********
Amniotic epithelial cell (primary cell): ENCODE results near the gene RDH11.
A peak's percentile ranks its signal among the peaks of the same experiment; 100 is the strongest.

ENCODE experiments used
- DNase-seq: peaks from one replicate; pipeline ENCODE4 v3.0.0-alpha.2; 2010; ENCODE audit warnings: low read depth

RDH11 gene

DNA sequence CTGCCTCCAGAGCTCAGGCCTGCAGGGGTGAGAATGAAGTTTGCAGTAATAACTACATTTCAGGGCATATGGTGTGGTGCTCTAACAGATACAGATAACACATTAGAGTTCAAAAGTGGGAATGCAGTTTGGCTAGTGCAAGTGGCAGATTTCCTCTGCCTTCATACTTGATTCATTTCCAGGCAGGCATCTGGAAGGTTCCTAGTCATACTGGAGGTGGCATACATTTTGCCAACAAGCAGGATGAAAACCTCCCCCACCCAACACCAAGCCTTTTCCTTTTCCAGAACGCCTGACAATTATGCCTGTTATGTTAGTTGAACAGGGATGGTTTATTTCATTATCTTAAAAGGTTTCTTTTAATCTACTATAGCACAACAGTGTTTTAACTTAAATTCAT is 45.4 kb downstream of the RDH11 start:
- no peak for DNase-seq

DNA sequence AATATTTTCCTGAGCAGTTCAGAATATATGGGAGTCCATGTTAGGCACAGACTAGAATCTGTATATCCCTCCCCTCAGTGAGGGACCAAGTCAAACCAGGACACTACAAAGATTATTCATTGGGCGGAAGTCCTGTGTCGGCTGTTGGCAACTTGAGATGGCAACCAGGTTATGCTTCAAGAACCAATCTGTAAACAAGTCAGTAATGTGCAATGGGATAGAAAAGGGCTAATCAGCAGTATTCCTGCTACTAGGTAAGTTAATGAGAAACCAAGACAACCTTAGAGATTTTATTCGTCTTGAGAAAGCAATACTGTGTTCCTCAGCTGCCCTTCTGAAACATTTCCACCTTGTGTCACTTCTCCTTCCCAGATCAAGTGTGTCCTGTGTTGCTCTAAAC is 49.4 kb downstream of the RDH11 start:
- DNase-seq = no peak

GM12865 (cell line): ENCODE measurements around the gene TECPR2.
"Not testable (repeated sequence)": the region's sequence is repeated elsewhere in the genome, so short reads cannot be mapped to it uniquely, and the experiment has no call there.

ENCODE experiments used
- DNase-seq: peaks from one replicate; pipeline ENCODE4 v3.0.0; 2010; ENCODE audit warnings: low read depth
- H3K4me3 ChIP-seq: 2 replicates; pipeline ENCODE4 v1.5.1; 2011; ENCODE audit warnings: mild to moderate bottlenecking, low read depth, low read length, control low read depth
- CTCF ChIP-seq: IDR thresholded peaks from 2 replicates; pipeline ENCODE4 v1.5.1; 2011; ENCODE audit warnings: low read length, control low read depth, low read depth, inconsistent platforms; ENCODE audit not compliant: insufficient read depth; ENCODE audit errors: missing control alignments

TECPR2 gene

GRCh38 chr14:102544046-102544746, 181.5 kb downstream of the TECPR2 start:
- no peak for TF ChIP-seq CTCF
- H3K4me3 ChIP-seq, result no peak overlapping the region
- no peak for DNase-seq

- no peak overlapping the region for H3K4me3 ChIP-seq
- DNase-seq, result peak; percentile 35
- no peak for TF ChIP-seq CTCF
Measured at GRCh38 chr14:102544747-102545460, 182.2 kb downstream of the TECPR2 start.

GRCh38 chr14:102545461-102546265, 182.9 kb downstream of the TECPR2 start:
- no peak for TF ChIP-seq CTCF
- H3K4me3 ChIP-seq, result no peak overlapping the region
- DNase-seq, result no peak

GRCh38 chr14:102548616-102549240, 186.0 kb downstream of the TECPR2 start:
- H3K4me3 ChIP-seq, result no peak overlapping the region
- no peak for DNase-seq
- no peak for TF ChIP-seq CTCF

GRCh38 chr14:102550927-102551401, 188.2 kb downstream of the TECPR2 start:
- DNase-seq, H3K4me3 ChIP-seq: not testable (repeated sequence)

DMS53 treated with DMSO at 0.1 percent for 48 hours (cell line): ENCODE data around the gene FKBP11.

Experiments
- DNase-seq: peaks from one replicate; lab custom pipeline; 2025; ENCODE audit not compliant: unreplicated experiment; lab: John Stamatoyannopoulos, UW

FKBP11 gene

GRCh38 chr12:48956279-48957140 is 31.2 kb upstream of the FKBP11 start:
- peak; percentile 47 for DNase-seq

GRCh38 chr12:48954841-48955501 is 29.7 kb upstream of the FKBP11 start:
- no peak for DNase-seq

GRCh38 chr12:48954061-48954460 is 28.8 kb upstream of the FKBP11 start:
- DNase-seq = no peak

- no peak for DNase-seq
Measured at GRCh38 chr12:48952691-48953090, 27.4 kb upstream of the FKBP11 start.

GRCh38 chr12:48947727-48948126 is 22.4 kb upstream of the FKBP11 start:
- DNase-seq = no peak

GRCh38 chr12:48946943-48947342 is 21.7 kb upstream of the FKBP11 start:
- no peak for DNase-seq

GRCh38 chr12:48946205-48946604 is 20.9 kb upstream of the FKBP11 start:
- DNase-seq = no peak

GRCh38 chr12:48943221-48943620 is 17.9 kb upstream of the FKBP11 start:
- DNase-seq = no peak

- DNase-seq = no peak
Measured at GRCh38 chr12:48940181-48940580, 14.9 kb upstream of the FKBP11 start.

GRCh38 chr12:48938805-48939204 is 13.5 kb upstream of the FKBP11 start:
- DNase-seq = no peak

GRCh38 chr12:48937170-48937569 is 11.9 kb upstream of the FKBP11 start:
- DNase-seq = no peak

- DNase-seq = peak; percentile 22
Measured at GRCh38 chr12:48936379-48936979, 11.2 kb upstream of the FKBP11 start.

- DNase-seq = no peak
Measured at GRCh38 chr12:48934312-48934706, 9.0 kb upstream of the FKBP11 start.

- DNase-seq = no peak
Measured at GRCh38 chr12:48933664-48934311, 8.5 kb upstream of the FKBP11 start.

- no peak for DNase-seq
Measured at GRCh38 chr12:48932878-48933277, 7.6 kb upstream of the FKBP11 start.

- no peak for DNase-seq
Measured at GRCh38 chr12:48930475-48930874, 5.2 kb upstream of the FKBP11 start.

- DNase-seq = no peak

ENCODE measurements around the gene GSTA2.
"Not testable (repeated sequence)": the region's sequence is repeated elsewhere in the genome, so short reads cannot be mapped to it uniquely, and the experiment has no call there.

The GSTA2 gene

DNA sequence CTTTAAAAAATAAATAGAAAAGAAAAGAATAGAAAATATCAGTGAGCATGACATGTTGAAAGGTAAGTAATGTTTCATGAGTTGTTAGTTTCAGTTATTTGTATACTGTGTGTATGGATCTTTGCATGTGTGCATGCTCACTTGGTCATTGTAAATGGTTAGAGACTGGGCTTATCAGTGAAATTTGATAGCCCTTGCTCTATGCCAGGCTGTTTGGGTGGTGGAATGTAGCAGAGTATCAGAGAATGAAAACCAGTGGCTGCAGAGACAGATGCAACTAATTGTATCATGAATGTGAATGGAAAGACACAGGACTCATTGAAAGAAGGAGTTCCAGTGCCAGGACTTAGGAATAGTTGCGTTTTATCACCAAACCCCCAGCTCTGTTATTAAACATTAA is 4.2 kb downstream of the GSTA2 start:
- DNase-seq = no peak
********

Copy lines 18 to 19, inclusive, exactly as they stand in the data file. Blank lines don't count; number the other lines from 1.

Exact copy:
- no peak for TF ChIP-seq CTCF
- H3K4me3 ChIP-seq, result no peak overlapping the region